Oct 22, 2016 06:30 PM EDT

European Space Agency Mars probe destroyed after plunging to surface

The European Space Agency announced that their probe sent to land on Mars has been destroyed after plunging to the surface of the red planet as confirmed by images taken by the NASA's Mars Reconnaissance Orbiter.

The Schiaparelli probe, built by the European ExoMars program to land on the surface of Mars to search for life that exists or might have existed on Mars. Built in Italy, it was supposed to try the technology for soft landing on Mars' surface.  

The vehicle lost contact with mission control 50 seconds before its planned soft landing. ExoMars Flight Director Michel Denis believed that the probe hit the ground at a much higher velocity that what it was designed for.

Based on data gathered before the probe lost contact, ESA figured that, although the parachute and rocket booster engine functioned, the time left for the engine to slow down the speed of the probe was not enough for a soft landing.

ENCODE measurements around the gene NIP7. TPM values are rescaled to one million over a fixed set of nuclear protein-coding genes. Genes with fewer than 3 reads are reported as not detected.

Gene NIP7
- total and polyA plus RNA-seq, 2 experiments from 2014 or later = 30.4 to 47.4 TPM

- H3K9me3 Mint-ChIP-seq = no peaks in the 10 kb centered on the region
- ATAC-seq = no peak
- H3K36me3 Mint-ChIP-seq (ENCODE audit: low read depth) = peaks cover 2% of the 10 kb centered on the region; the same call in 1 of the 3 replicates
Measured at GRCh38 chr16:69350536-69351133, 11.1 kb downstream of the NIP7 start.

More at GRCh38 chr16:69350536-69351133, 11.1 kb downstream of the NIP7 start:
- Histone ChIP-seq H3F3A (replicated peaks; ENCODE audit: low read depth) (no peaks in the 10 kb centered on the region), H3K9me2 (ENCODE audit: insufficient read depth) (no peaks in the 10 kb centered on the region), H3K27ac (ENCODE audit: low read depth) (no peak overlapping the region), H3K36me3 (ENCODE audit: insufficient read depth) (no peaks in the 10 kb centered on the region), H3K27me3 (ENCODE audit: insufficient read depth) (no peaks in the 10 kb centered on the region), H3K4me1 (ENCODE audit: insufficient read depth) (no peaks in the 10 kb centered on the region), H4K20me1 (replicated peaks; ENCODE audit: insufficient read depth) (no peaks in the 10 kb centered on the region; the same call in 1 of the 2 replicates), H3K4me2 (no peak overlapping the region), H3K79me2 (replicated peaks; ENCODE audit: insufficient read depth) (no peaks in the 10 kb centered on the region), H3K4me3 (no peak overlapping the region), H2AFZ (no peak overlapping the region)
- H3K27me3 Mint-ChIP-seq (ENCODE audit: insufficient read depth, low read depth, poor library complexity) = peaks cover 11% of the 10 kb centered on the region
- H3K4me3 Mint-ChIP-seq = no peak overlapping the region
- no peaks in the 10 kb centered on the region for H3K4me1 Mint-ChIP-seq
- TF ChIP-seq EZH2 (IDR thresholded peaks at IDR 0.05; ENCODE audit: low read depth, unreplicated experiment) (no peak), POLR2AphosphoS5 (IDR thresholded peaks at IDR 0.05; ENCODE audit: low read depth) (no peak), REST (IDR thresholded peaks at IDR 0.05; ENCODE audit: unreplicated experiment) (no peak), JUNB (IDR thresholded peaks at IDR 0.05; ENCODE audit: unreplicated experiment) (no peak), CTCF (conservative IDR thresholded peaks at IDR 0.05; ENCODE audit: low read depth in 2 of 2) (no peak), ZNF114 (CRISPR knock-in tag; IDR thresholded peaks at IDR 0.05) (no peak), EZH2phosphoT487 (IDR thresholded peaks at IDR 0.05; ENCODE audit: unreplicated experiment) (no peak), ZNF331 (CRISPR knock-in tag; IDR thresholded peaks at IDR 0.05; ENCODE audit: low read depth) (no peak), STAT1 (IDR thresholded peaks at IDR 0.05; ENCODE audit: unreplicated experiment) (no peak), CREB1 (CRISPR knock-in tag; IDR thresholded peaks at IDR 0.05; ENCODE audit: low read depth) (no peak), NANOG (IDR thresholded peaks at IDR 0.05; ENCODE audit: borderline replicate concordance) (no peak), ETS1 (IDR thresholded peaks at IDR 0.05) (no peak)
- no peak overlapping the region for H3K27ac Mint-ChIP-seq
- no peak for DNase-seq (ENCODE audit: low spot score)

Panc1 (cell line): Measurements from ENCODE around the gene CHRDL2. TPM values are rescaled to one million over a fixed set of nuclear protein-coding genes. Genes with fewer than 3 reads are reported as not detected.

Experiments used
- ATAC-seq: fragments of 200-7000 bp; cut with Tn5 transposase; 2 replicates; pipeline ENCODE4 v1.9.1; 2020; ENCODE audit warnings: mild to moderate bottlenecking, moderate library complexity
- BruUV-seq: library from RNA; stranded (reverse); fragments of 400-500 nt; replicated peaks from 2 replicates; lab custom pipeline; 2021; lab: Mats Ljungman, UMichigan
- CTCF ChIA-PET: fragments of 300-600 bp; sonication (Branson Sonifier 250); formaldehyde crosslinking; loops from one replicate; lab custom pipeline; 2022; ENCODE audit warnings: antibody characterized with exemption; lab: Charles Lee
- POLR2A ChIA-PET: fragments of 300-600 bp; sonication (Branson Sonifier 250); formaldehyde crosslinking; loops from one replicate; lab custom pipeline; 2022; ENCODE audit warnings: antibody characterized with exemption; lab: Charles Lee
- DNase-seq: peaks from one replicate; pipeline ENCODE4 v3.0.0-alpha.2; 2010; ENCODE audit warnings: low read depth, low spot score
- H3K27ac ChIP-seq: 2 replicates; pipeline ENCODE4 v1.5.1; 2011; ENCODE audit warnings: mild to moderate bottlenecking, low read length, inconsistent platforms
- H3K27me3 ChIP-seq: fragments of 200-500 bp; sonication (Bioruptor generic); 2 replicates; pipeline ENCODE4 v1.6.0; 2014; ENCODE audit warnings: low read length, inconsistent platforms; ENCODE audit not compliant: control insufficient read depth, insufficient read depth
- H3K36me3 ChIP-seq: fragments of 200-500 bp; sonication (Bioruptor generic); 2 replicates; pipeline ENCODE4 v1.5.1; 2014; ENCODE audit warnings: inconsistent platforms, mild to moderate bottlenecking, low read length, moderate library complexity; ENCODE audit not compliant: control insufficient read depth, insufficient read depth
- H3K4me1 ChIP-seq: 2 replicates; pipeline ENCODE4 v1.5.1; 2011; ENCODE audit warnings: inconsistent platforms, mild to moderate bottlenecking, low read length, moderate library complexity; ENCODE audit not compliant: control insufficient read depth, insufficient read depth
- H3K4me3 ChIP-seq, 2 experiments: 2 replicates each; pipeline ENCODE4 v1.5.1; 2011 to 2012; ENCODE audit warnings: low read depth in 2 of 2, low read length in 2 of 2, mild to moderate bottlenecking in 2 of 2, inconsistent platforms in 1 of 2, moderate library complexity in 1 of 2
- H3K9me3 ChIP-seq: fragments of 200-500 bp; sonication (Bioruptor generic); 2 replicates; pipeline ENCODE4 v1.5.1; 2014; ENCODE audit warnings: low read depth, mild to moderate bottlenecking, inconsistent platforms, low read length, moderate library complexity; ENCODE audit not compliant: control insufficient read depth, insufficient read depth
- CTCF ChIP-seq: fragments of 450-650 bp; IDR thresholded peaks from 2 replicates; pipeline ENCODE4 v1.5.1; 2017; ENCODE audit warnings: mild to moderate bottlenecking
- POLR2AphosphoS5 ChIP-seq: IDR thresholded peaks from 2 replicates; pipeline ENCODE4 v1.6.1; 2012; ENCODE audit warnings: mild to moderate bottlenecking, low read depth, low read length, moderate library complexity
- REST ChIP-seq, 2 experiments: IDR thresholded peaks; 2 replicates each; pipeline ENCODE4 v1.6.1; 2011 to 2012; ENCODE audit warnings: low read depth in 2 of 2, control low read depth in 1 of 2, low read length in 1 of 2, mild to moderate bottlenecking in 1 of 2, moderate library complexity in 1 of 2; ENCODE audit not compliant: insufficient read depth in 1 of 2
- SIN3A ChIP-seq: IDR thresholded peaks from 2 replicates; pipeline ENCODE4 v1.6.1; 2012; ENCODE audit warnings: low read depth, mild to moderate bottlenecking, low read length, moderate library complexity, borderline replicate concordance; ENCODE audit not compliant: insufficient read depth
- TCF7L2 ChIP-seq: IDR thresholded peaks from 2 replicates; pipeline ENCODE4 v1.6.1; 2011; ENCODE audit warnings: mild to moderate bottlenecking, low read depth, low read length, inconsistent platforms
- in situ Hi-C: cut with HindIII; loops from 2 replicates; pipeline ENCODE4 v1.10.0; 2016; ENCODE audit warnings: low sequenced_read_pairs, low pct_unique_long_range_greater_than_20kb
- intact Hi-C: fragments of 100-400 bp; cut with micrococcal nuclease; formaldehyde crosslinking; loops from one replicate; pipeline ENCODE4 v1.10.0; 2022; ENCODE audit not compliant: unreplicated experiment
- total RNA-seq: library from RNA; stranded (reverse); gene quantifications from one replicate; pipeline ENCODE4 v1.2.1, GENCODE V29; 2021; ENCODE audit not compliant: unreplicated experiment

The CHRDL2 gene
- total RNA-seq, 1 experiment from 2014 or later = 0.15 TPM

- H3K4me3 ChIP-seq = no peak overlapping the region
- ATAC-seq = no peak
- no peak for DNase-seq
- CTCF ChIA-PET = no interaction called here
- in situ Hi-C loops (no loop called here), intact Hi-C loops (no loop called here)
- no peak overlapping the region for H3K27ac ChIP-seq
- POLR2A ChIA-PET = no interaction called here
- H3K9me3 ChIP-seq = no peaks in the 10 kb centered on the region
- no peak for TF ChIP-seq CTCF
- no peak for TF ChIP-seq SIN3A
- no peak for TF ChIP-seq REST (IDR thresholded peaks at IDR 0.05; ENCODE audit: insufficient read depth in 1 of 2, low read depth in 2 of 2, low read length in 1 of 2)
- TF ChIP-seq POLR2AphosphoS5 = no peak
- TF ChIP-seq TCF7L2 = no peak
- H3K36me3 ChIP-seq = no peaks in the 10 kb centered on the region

Later images with high resolution planned to be taken by the Nasa Orbiter cameras might shed light on the cause of the probe's destruction on its fast descent on Mars. The low resolution images taken by the orbiter show the opened parachute on Mar's surface and the probe about one kilometer north of the chute.

Another European vehicle, British-made Beagle 2 also failed to land on Mars in 2003. ESA said that the ExoMars mission was still a success since the mother ship has started its perpetual orbit around the planet where it will analyze gases on the Martian atmosphere and serve as a base station for future lunar surface landings.  

The distance of Mars from Earth, around 35 million miles, pose a big challenge for NASA and ESA in building probes or vehicles that can land softly on the Martian surface. 

The day will come when men will be able to land and live on Mars despite its harsh environment. 

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